Today, most of my clients are low-income immigrants, and most of them are undocumented but have children who are born in the States. While I do counseling with these clients as well, it is of a different nature, often directed at cultivating self-esteem, improving domestic relations, and at developing parenting skills.
Q. Why did you choose social work as your profession?
I came to social work "later" in life after being a stay-at-home mom for a number of years, and my interest initially was simply to enter the field of mental health and develop a private practice as a psychotherapist. Having experienced the psychological and emotional drama of immigration myself as a child, I had early on developed an intense desire to understand how people think, why cultures are so different, and why folks behave the way they do. Social work seemed to be a great way to scratch that itch, and turned out to lay the perfect groundwork for what I wanted to do professionally.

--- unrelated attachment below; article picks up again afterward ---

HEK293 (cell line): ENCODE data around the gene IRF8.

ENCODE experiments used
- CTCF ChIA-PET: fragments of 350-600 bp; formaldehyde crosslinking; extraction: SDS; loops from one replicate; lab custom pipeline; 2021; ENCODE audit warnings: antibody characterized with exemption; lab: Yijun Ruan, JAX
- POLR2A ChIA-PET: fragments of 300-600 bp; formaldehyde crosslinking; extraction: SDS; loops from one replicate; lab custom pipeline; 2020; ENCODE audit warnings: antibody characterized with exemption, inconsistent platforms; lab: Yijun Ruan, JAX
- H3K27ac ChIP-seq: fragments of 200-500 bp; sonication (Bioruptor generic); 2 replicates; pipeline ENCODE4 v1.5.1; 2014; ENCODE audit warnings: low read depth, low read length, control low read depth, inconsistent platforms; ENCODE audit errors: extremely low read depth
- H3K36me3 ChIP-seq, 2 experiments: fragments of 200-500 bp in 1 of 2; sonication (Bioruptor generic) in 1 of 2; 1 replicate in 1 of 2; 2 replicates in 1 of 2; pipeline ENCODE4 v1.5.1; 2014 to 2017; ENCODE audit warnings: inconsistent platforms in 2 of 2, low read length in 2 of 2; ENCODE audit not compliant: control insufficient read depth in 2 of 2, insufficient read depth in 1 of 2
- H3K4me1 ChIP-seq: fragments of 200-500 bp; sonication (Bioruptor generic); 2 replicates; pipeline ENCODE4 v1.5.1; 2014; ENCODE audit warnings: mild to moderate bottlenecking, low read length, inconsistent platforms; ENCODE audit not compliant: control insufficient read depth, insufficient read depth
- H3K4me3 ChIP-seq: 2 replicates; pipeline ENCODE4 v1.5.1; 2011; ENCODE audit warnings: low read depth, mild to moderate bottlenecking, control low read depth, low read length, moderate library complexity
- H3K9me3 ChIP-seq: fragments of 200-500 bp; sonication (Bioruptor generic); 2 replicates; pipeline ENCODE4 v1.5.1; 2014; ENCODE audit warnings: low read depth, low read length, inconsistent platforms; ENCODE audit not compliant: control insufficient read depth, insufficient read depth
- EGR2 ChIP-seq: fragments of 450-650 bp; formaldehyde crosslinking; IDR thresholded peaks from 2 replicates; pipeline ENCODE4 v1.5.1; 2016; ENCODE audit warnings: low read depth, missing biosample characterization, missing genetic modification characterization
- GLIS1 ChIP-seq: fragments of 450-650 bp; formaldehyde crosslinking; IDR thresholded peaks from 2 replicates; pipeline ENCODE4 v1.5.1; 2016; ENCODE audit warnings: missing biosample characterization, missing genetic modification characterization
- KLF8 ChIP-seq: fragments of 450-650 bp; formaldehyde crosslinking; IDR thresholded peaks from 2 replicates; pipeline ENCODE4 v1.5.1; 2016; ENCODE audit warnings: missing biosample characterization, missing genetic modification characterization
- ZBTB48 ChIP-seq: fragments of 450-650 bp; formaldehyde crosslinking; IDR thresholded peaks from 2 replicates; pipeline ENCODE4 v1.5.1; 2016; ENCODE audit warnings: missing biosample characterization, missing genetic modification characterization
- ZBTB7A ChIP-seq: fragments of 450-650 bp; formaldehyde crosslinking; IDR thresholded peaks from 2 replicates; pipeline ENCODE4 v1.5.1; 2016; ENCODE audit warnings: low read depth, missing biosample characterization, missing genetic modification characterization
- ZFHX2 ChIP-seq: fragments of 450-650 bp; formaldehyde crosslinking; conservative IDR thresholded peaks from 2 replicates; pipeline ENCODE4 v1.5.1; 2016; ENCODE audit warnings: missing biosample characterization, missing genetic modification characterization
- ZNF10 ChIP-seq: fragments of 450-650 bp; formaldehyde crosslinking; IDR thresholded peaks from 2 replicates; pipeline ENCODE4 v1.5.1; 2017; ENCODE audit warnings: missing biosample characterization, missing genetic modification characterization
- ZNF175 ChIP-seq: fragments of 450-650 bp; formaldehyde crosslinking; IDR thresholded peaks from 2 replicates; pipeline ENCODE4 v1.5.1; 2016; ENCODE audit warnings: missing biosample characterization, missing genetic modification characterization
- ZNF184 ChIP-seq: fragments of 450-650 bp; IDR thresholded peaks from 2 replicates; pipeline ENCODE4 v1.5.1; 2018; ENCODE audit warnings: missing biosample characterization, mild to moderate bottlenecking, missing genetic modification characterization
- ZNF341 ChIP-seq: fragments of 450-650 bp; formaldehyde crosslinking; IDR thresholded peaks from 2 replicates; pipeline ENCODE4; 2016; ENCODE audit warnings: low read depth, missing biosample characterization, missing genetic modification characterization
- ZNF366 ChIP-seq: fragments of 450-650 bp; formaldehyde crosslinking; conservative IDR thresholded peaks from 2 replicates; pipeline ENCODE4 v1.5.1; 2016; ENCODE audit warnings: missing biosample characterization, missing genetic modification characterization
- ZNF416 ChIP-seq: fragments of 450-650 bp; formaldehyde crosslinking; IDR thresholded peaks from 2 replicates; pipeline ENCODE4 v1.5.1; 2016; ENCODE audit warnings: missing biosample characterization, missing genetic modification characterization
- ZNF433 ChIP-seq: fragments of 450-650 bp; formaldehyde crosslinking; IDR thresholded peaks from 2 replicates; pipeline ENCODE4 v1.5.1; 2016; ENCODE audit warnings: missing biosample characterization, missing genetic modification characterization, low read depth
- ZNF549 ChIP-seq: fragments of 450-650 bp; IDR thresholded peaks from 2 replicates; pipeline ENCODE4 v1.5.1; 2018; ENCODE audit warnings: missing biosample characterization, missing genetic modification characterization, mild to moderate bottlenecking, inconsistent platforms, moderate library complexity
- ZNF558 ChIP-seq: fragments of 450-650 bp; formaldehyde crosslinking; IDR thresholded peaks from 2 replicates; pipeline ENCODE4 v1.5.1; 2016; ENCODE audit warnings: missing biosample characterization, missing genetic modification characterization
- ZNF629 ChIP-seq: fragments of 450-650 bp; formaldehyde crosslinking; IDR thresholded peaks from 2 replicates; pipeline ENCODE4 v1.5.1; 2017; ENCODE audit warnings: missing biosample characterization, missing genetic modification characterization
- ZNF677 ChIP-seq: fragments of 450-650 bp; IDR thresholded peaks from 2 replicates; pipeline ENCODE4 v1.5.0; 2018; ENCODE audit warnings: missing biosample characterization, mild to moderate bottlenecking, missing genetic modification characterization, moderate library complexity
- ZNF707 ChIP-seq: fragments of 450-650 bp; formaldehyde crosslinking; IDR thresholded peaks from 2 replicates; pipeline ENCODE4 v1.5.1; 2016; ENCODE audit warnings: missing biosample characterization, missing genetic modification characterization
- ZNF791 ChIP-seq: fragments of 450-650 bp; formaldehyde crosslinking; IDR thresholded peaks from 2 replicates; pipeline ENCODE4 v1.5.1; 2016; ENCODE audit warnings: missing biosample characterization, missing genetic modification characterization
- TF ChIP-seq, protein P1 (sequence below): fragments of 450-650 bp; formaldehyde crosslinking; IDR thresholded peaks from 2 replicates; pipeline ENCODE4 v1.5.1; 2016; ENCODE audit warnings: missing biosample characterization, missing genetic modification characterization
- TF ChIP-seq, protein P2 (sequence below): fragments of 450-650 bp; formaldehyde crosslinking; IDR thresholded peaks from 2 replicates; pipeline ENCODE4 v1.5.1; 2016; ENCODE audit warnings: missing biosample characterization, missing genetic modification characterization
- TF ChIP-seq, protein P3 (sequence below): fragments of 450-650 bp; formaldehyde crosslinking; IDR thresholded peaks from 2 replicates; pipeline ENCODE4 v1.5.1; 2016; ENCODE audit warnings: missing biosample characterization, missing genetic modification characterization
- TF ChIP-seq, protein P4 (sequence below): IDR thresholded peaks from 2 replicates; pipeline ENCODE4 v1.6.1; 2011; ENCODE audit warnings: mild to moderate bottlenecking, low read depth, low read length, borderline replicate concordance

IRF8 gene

During my years at George Warren Brown School of Social Work at Washington University I learned that I also had a keen interest in community development studies, and in international social work as well. It was a revelation when a professor said one day that in order to do International Social Work one no longer had to travel, so great was the influx and diversity of immigrants and refugees into the United States. All my interests somehow came together and astoundingly, a path in this career has indeed been unfolding as I put my skills and interests to work. Being a bilingual Hispanic has been key thus far, and I believe it will continue to be so up ahead.